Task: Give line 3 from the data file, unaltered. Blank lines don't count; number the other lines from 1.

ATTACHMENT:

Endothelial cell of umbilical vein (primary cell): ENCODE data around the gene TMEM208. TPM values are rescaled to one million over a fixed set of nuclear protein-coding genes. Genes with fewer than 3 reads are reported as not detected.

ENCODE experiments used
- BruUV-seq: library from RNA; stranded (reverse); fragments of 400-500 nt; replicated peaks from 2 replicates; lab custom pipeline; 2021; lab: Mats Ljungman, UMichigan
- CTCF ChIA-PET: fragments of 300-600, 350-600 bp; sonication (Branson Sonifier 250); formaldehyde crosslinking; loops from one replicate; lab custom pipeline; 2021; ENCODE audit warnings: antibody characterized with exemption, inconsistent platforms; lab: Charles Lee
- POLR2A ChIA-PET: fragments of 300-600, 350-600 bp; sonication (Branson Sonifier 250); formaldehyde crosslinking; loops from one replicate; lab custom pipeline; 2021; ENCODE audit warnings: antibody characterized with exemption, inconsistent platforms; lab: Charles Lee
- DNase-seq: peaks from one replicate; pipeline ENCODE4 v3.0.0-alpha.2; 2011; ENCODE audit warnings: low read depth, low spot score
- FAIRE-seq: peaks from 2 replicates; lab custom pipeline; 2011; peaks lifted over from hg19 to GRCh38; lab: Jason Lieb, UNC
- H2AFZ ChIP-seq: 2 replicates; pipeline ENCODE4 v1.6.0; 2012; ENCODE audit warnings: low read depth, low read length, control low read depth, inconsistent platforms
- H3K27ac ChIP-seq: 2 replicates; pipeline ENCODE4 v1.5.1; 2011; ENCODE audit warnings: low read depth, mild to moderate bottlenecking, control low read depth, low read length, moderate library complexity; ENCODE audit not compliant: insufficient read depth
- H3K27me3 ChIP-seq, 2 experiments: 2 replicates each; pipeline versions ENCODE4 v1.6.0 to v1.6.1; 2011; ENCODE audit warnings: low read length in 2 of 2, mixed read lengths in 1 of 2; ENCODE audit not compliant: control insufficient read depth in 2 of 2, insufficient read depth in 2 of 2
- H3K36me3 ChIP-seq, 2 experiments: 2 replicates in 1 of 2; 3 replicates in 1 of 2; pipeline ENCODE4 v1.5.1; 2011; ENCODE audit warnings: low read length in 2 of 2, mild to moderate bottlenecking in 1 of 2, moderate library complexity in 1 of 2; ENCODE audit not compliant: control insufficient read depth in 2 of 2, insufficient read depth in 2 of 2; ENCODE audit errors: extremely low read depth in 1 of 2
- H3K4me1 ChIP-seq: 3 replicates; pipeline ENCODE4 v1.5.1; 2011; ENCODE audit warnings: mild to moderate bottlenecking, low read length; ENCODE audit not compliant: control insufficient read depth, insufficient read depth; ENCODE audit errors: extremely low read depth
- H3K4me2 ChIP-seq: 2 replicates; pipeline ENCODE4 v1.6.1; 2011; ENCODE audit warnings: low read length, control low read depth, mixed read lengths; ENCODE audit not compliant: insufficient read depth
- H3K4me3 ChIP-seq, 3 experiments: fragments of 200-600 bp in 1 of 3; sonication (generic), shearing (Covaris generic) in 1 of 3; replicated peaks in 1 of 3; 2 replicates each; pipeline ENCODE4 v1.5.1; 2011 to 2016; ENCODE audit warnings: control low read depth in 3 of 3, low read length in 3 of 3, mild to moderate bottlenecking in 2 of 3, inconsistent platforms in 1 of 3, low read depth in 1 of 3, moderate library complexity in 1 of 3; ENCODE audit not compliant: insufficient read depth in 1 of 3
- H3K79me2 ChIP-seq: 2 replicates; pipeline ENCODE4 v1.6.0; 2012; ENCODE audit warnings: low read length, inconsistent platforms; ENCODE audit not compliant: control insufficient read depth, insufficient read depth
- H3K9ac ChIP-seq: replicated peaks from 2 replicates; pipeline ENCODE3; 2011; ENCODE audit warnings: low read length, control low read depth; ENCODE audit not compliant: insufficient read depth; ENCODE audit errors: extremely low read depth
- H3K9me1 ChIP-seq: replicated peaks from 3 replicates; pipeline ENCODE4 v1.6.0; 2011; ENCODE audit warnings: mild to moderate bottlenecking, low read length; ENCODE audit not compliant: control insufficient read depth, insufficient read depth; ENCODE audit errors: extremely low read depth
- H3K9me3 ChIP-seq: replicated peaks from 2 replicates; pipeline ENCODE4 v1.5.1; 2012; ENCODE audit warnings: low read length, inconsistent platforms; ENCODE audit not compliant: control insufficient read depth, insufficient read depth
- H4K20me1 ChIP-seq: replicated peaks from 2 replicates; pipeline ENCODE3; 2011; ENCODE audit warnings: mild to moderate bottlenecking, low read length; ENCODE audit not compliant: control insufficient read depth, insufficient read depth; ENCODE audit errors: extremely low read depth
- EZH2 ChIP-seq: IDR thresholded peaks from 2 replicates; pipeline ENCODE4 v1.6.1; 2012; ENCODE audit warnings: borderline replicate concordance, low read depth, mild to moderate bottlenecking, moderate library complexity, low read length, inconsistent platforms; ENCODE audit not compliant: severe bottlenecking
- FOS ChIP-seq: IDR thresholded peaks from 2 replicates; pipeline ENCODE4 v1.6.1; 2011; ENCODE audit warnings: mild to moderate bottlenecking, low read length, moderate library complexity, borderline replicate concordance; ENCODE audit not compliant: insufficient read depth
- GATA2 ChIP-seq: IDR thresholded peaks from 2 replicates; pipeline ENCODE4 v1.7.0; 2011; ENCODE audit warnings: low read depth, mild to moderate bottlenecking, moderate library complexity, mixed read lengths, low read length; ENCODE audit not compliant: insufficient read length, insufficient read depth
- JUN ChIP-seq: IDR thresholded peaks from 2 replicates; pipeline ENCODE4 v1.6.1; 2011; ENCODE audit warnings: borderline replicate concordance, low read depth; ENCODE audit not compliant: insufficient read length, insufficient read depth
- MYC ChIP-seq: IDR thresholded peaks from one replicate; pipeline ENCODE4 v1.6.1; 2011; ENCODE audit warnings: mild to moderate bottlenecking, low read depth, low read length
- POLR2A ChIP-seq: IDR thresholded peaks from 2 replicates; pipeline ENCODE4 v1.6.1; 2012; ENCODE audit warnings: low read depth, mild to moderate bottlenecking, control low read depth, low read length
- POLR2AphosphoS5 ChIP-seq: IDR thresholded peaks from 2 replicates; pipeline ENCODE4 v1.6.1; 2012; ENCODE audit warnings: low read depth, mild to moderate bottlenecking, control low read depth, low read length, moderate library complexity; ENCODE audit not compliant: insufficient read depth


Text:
- BruUV-seq: library from RNA; stranded (reverse); fragments of 400-500 nt; replicated peaks from 2 replicates; lab custom pipeline; 2021; lab: Mats Ljungman, UMichigan